Q: How can one arrive at the heart of the Qur'an, without getting caught up in the various interpretive traditions that can cause deviations?
A: The "method," if it can be called this, is no different from the one required by any other sort of scholarly research, and it is the critical capacity. This requires spiritual asceticism: the ability to distance oneself from the object of study, to be ready to question received ideas and make unexpected discoveries (it is not true that one finds only what one is seeking!), not to affirm anything without having demonstrated it, to submit, in studying the text, to the discipline of the modern human sciences (above all linguistics, history, literary criticism).
Muhammad Arkoun, a French thinker of Algerian origin, has asserted with reason and with a bit of humor that the most effective way of fighting against the violence and terrorism of the Islamic extremists would be to make the "Encyclopaedia of the Qur'ān," the result of this kind of scholarly and critical approach to the Book, required reading for young students. The great difficulty is that in the Middle East, education is essentially founded upon tradition and memorization, and not upon reflection and the critical spirit. This is a cultural phenomenon that poses problems for scholarly progress in general, and for the evolution of exegesis in particular.
Q: In your view, could this approach to the text of the Qur'an give an impression of attacking Islam, or, on the contrary, of attaining the purity of the Qur'anic faith?
A: Islam was not established on the basis of the Qur'an alone. The hadīth, which are attributed to the prophet and form the Sunna (or the traditions that can be traced back to the imams for the Shiites), and later the elaboration of Muslim jurisprudence (fiqh) and law (shari'a) have played a role just as important, if not more so. Commentary (tafsīr) on the Qur'an is part of the Islamic tradition. In order to explain the text, the classical commentaries primarily make reference to the "circumstances of revelation," of which I have spoken above, and thus to a principle outside of the text.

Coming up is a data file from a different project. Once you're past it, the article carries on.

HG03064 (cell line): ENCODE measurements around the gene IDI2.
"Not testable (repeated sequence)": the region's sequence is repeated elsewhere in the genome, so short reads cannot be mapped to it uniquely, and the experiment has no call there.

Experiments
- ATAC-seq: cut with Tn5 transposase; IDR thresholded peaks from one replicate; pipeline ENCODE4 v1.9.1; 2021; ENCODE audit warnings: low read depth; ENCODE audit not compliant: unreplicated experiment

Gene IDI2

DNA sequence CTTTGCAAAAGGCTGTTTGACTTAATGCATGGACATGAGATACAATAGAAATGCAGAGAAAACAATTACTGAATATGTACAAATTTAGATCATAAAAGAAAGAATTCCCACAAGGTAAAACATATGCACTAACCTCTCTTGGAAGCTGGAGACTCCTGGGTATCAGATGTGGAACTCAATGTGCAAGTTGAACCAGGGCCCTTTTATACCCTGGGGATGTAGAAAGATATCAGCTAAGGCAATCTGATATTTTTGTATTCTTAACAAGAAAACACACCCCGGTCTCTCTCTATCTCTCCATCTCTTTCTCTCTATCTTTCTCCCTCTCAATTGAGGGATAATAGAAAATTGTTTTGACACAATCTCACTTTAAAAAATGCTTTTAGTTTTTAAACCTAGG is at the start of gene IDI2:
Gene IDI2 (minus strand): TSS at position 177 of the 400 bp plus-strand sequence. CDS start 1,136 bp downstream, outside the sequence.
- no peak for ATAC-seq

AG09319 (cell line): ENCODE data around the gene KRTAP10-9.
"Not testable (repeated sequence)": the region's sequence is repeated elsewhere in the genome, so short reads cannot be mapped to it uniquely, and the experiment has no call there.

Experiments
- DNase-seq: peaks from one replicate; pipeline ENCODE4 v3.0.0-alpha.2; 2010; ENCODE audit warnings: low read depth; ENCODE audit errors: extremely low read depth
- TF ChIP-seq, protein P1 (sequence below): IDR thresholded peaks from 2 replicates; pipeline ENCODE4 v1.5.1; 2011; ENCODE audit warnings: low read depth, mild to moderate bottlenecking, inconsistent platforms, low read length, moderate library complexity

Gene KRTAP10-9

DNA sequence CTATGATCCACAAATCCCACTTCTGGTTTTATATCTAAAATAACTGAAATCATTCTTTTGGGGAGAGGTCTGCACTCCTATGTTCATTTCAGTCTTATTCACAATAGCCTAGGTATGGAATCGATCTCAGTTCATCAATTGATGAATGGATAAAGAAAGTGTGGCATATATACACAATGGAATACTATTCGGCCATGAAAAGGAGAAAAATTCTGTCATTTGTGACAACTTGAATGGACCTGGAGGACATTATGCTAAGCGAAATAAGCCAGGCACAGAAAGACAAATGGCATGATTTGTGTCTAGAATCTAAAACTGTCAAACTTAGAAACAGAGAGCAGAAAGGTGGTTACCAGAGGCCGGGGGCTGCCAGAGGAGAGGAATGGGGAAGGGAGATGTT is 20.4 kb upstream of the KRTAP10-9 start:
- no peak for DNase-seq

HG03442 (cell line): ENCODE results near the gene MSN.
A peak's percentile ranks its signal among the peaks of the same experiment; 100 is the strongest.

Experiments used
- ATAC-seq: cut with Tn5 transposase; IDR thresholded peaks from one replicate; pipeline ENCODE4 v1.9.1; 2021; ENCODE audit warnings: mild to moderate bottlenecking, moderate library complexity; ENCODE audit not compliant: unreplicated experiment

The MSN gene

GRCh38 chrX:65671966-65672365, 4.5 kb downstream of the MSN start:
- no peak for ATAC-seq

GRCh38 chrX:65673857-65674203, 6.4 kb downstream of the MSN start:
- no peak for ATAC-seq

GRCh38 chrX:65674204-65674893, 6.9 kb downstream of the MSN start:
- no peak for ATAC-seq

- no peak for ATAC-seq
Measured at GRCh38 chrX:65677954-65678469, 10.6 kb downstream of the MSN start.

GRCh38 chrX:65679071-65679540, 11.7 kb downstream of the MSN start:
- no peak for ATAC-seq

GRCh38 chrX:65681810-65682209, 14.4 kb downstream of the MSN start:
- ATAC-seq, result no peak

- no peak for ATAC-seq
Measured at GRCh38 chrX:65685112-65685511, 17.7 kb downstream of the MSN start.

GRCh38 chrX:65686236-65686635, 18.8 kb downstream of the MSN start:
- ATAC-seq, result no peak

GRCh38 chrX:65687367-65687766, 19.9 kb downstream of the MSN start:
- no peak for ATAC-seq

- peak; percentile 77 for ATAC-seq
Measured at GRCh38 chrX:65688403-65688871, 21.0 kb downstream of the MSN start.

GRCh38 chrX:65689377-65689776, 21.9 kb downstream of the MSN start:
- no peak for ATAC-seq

Rhetorical analysis, instead, takes under examination only the text as it is, in its canonical version. It methodically abstracts from tradition (at least at first) and, because it approaches the text in a completely new way, it often arrives at interpretations that do not agree with it. Nonetheless, it absolutely does not attack the heart of the Muslim faith; on the contrary, it brings this to light even more, liberating it from the additions that have weighed it down through history.
The example that I gave above is proof of this: the chronological end of the Mohammedan revelation (the end of Sura 5) and the conclusion of the Book (Sura 112) have exactly the same content, emphasizing the fact that Islamic monotheism rigorously rejects the idea of the divine filiation of Jesus: this is at the heart of the Muslim creed. One could make another example of the evocation of the supper in verses 112-115: the traditional commentaries are extremely misleading, because they treat the text as a marvelous account that describes with great gusto the sumptuous foods of the meal that God sends down from heaven.
But an attentive reading instead discovers here many echoes of the discourse on the bread of life, in chapter 6 of the Gospel of John, which immediately brings an entirely different dimension to the text, that of the allusion to the new covenant brought by Jesus and to the decision that the apostles (and the Christians after them) must face: to enter into this covenant, or to pass beyond it, embracing the one brought by Mohammed. A contextual and intertextual interpretation permits one to leave behind an anecdotal reading and to arrive at theological dimensions that were ignored by the ancient commentaries, and yet are absolutely in keeping with the Islamic faith.